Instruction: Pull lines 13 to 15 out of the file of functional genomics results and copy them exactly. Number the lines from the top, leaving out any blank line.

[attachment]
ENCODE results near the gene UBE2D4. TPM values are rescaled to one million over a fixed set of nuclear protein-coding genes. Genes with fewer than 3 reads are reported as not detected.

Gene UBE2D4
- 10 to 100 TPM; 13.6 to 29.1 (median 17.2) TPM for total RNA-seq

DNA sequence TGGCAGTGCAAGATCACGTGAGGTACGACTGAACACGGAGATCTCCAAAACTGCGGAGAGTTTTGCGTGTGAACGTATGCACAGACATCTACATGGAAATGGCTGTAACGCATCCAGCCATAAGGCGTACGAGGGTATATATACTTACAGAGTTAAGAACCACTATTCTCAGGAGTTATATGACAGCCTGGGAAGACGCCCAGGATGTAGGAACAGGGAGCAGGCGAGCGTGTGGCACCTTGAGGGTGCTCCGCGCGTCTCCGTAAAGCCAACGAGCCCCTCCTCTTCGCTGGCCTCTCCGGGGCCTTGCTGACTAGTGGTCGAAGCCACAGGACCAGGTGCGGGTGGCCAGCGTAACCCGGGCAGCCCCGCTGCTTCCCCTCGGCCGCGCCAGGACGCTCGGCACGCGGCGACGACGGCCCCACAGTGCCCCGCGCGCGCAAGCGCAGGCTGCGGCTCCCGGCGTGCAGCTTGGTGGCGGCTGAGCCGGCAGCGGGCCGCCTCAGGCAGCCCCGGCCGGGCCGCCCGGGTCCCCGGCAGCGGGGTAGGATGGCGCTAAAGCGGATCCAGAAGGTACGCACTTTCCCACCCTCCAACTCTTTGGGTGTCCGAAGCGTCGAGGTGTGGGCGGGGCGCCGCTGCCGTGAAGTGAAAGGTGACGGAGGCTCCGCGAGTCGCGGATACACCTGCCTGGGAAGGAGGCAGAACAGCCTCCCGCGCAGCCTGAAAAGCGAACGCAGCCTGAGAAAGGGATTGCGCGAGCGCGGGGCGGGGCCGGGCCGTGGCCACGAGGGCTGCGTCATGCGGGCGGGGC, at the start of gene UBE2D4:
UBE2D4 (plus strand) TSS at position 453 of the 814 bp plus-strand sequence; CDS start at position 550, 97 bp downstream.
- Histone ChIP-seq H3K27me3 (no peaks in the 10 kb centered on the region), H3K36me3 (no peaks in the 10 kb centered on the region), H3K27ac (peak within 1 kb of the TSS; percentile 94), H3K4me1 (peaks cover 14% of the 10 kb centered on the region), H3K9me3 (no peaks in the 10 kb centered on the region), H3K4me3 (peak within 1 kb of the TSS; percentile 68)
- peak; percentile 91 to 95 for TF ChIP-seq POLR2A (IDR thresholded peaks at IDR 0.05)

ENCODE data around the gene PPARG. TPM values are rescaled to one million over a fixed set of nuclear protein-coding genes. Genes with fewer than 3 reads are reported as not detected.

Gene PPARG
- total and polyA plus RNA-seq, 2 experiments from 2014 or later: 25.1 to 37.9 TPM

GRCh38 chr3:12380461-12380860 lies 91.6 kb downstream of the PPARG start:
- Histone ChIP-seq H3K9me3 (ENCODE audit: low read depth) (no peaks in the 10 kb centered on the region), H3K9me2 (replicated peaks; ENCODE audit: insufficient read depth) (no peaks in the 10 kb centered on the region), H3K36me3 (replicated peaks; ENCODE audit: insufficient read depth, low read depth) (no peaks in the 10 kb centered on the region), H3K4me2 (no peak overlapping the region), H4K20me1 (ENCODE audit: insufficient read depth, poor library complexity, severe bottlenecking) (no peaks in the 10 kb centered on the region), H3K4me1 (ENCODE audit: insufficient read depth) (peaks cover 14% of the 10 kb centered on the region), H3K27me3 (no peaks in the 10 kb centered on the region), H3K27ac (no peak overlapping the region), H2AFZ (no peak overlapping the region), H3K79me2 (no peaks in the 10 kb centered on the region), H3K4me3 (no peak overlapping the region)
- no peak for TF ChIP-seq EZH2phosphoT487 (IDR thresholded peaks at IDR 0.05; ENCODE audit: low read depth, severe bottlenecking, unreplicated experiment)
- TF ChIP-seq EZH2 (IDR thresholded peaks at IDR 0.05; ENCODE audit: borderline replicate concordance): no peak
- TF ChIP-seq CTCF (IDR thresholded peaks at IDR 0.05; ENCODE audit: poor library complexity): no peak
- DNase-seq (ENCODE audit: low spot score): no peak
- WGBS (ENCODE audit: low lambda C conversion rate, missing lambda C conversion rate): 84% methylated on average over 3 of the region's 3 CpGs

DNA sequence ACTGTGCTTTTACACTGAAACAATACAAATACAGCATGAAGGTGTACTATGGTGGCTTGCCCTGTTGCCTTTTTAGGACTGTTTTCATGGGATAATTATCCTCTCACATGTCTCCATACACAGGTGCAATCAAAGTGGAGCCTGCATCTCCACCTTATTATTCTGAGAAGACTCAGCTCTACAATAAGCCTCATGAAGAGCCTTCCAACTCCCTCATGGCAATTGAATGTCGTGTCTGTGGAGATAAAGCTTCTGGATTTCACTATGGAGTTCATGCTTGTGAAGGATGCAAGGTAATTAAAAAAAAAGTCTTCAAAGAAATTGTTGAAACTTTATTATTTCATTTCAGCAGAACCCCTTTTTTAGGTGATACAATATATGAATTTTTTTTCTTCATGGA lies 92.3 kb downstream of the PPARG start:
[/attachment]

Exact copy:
- no peak for TF ChIP-seq EZH2phosphoT487 (IDR thresholded peaks at IDR 0.05; ENCODE audit: low read depth, severe bottlenecking, unreplicated experiment)
- TF ChIP-seq EZH2 (IDR thresholded peaks at IDR 0.05; ENCODE audit: borderline replicate concordance): no peak
- TF ChIP-seq CTCF (IDR thresholded peaks at IDR 0.05; ENCODE audit: poor library complexity): no peak